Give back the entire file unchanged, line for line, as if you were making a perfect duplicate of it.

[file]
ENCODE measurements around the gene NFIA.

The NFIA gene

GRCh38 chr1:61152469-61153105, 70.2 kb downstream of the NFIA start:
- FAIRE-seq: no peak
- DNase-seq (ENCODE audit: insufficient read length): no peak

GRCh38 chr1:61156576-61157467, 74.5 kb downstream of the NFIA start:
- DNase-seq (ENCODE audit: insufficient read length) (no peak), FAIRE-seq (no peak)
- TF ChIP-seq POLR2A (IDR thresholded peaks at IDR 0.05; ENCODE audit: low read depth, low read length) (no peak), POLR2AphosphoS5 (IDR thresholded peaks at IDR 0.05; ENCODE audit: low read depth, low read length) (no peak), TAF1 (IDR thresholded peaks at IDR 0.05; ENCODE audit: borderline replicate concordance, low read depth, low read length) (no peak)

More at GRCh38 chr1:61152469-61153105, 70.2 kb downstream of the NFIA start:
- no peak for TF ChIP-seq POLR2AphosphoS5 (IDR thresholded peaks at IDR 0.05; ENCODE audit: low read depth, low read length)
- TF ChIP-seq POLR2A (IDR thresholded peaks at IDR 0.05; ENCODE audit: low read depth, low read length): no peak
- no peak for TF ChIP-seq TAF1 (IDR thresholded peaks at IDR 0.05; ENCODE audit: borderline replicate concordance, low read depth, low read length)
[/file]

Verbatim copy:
ENCODE measurements around the gene NFIA.

The NFIA gene

GRCh38 chr1:61152469-61153105, 70.2 kb downstream of the NFIA start:
- FAIRE-seq: no peak
- DNase-seq (ENCODE audit: insufficient read length): no peak

GRCh38 chr1:61156576-61157467, 74.5 kb downstream of the NFIA start:
- DNase-seq (ENCODE audit: insufficient read length) (no peak), FAIRE-seq (no peak)
- TF ChIP-seq POLR2A (IDR thresholded peaks at IDR 0.05; ENCODE audit: low read depth, low read length) (no peak), POLR2AphosphoS5 (IDR thresholded peaks at IDR 0.05; ENCODE audit: low read depth, low read length) (no peak), TAF1 (IDR thresholded peaks at IDR 0.05; ENCODE audit: borderline replicate concordance, low read depth, low read length) (no peak)

More at GRCh38 chr1:61152469-61153105, 70.2 kb downstream of the NFIA start:
- no peak for TF ChIP-seq POLR2AphosphoS5 (IDR thresholded peaks at IDR 0.05; ENCODE audit: low read depth, low read length)
- TF ChIP-seq POLR2A (IDR thresholded peaks at IDR 0.05; ENCODE audit: low read depth, low read length): no peak
- no peak for TF ChIP-seq TAF1 (IDR thresholded peaks at IDR 0.05; ENCODE audit: borderline replicate concordance, low read depth, low read length)